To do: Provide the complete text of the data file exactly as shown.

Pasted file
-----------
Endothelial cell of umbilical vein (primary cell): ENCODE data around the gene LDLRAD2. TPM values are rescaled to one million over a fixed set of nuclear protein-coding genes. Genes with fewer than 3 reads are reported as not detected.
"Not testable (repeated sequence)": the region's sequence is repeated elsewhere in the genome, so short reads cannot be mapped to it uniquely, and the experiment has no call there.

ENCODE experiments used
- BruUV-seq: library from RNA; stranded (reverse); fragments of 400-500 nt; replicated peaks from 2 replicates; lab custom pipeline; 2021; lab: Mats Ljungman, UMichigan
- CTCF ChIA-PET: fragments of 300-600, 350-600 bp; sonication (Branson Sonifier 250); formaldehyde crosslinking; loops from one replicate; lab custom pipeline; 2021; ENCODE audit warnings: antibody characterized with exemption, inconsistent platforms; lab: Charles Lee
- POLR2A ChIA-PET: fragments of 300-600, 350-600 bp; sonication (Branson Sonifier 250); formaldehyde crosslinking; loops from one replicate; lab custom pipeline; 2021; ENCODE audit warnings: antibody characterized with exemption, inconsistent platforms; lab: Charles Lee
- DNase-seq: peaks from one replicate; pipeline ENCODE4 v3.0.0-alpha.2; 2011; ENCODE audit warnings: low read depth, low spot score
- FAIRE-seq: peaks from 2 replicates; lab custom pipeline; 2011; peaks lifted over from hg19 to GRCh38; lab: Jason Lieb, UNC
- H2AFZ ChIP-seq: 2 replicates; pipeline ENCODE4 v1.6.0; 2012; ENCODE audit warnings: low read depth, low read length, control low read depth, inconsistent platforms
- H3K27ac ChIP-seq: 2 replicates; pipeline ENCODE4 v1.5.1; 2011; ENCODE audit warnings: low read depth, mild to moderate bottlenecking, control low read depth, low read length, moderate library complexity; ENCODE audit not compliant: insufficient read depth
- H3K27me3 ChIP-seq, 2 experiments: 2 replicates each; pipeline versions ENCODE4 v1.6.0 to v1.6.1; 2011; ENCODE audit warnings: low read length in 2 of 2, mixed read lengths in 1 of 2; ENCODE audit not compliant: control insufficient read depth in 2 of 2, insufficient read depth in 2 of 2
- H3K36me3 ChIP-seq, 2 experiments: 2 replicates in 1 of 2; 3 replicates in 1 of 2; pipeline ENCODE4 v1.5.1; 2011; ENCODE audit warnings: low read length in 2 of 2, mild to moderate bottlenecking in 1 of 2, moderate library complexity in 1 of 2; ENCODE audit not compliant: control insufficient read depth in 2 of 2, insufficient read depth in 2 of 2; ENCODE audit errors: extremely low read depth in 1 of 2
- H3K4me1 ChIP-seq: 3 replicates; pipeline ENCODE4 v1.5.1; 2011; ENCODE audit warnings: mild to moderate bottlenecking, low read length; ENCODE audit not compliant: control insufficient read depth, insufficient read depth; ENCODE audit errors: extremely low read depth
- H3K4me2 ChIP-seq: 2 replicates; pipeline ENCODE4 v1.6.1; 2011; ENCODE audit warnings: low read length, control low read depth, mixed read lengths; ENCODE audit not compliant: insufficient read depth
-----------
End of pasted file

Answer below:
Endothelial cell of umbilical vein (primary cell): ENCODE data around the gene LDLRAD2. TPM values are rescaled to one million over a fixed set of nuclear protein-coding genes. Genes with fewer than 3 reads are reported as not detected.
"Not testable (repeated sequence)": the region's sequence is repeated elsewhere in the genome, so short reads cannot be mapped to it uniquely, and the experiment has no call there.

ENCODE experiments used
- BruUV-seq: library from RNA; stranded (reverse); fragments of 400-500 nt; replicated peaks from 2 replicates; lab custom pipeline; 2021; lab: Mats Ljungman, UMichigan
- CTCF ChIA-PET: fragments of 300-600, 350-600 bp; sonication (Branson Sonifier 250); formaldehyde crosslinking; loops from one replicate; lab custom pipeline; 2021; ENCODE audit warnings: antibody characterized with exemption, inconsistent platforms; lab: Charles Lee
- POLR2A ChIA-PET: fragments of 300-600, 350-600 bp; sonication (Branson Sonifier 250); formaldehyde crosslinking; loops from one replicate; lab custom pipeline; 2021; ENCODE audit warnings: antibody characterized with exemption, inconsistent platforms; lab: Charles Lee
- DNase-seq: peaks from one replicate; pipeline ENCODE4 v3.0.0-alpha.2; 2011; ENCODE audit warnings: low read depth, low spot score
- FAIRE-seq: peaks from 2 replicates; lab custom pipeline; 2011; peaks lifted over from hg19 to GRCh38; lab: Jason Lieb, UNC
- H2AFZ ChIP-seq: 2 replicates; pipeline ENCODE4 v1.6.0; 2012; ENCODE audit warnings: low read depth, low read length, control low read depth, inconsistent platforms
- H3K27ac ChIP-seq: 2 replicates; pipeline ENCODE4 v1.5.1; 2011; ENCODE audit warnings: low read depth, mild to moderate bottlenecking, control low read depth, low read length, moderate library complexity; ENCODE audit not compliant: insufficient read depth
- H3K27me3 ChIP-seq, 2 experiments: 2 replicates each; pipeline versions ENCODE4 v1.6.0 to v1.6.1; 2011; ENCODE audit warnings: low read length in 2 of 2, mixed read lengths in 1 of 2; ENCODE audit not compliant: control insufficient read depth in 2 of 2, insufficient read depth in 2 of 2
- H3K36me3 ChIP-seq, 2 experiments: 2 replicates in 1 of 2; 3 replicates in 1 of 2; pipeline ENCODE4 v1.5.1; 2011; ENCODE audit warnings: low read length in 2 of 2, mild to moderate bottlenecking in 1 of 2, moderate library complexity in 1 of 2; ENCODE audit not compliant: control insufficient read depth in 2 of 2, insufficient read depth in 2 of 2; ENCODE audit errors: extremely low read depth in 1 of 2
- H3K4me1 ChIP-seq: 3 replicates; pipeline ENCODE4 v1.5.1; 2011; ENCODE audit warnings: mild to moderate bottlenecking, low read length; ENCODE audit not compliant: control insufficient read depth, insufficient read depth; ENCODE audit errors: extremely low read depth
- H3K4me2 ChIP-seq: 2 replicates; pipeline ENCODE4 v1.6.1; 2011; ENCODE audit warnings: low read length, control low read depth, mixed read lengths; ENCODE audit not compliant: insufficient read depth